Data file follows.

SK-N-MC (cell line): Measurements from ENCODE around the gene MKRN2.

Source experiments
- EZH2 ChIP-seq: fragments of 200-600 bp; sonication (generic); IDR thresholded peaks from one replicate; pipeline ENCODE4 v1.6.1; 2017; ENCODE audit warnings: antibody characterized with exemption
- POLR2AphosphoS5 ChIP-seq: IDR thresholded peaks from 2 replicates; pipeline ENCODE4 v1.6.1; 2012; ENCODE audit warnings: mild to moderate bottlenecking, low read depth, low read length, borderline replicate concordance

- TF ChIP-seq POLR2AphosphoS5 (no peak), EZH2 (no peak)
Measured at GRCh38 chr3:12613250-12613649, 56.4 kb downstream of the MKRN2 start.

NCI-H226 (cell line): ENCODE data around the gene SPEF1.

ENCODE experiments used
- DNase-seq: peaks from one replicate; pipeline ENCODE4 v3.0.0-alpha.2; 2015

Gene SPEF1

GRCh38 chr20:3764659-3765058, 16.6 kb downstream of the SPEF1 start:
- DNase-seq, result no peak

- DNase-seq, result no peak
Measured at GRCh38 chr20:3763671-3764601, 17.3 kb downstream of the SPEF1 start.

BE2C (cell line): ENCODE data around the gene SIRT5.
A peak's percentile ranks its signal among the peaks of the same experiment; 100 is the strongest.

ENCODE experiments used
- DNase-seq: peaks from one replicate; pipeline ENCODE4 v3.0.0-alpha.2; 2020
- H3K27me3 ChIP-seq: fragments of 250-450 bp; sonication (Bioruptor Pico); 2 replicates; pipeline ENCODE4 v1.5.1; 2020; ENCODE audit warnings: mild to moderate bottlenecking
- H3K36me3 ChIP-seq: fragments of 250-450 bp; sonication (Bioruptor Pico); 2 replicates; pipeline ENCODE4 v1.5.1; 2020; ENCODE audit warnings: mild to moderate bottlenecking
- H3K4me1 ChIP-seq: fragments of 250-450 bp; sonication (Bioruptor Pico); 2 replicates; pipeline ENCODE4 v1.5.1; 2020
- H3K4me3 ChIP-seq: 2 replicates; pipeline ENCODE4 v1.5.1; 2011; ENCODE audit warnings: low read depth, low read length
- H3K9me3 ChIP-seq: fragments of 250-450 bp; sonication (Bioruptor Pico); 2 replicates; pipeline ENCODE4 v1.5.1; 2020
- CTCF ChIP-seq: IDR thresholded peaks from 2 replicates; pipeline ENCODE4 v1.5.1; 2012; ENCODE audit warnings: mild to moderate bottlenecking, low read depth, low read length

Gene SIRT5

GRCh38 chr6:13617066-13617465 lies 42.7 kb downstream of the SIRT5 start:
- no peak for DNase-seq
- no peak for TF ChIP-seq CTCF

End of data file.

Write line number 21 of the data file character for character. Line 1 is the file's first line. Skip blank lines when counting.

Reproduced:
- H3K4me1 ChIP-seq: fragments of 250-450 bp; sonication (Bioruptor Pico); 2 replicates; pipeline ENCODE4 v1.5.1; 2020